Accordingly, if the intellectual property to which the customer has rights has significant stand-alone functionality, a substantial portion of the benefit of that intellectual property is derived from that functionality. Consequently, the ability of the customer to obtain benefit from that intellectual property would not be significantly affected by the entity’s activities unless those activities significantly change its form or functionality. Types of intellectual property that often have significant stand-alone functionality include software, biological compounds or drug formulas, and completed media content (for example, films, television shows and music recordings).

B60 If the criteria in paragraph B58 are met, an entity shall account for the promise to grant a licence as a performance obligation satisfied over time because the customer will simultaneously receive and consume the benefit from the entity’s performance of providing access to its intellectual property as the performance occurs (see paragraph 35(a)). An entity shall apply paragraphs 39–45 to select an appropriate method to measure its progress towards complete satisfaction of that performance obligation to provide access.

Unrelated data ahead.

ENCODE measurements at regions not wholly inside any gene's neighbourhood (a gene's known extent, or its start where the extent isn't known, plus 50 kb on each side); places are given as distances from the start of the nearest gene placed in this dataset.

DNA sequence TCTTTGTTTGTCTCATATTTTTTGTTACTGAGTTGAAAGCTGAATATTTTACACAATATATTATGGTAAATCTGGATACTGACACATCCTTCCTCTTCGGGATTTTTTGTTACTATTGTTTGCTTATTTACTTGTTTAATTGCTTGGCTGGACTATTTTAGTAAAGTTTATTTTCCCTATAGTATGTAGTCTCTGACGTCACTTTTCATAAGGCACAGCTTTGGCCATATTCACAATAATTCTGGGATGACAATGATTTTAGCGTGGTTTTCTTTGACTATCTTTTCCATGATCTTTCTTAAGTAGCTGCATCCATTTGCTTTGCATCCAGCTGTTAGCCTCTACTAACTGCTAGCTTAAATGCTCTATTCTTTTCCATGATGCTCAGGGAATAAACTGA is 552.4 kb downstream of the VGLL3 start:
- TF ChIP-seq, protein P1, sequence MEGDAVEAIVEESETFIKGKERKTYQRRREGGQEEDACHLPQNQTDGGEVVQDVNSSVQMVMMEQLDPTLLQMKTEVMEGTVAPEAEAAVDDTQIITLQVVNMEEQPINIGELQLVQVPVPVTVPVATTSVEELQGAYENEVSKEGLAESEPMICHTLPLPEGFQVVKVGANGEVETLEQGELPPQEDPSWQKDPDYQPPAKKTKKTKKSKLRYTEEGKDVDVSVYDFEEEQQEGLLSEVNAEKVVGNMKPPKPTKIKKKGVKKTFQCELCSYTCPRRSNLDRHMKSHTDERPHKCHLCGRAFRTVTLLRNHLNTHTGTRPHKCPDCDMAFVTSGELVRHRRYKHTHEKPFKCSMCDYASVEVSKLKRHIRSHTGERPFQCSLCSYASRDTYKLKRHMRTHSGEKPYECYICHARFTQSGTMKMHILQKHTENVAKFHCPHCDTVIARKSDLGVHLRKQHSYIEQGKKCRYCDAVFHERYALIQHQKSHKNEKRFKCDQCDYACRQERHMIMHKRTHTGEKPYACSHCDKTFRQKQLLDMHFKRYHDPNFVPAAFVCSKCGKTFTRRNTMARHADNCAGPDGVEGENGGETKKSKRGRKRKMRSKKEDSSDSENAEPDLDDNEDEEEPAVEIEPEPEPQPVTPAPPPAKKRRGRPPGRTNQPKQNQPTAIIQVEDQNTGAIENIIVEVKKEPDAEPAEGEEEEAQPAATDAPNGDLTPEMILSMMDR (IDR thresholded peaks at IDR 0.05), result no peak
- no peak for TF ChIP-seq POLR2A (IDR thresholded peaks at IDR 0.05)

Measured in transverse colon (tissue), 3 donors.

B61 If the criteria in paragraph B58 are not met, the nature of an entity’s promise is to provide a right to use the entity’s intellectual property as that intellectual property exists (in terms of form and functionality) at the point in time at which the licence is granted to the customer. This means that the customer can direct the use of, and obtain substantially all of the remaining benefits from, the licence at the point in time at which the licence transfers. An entity shall account for the promise to provide a right to use the entity’s intellectual property as a performance obligation satisfied at a point in time. An entity shall apply paragraph 38 to determine the point in time at which the licence transfers to the customer. However, revenue cannot be recognised for a licence that provides a right to use the entity’s intellectual property before the beginning of the period during which the customer is able to use and benefit from the licence. For example, if a software licence period begins before an entity provides (or otherwise makes available) to the customer a code that enables the customer to immediately use the software, the entity would not recognise revenue before that code has been provided (or otherwise made available).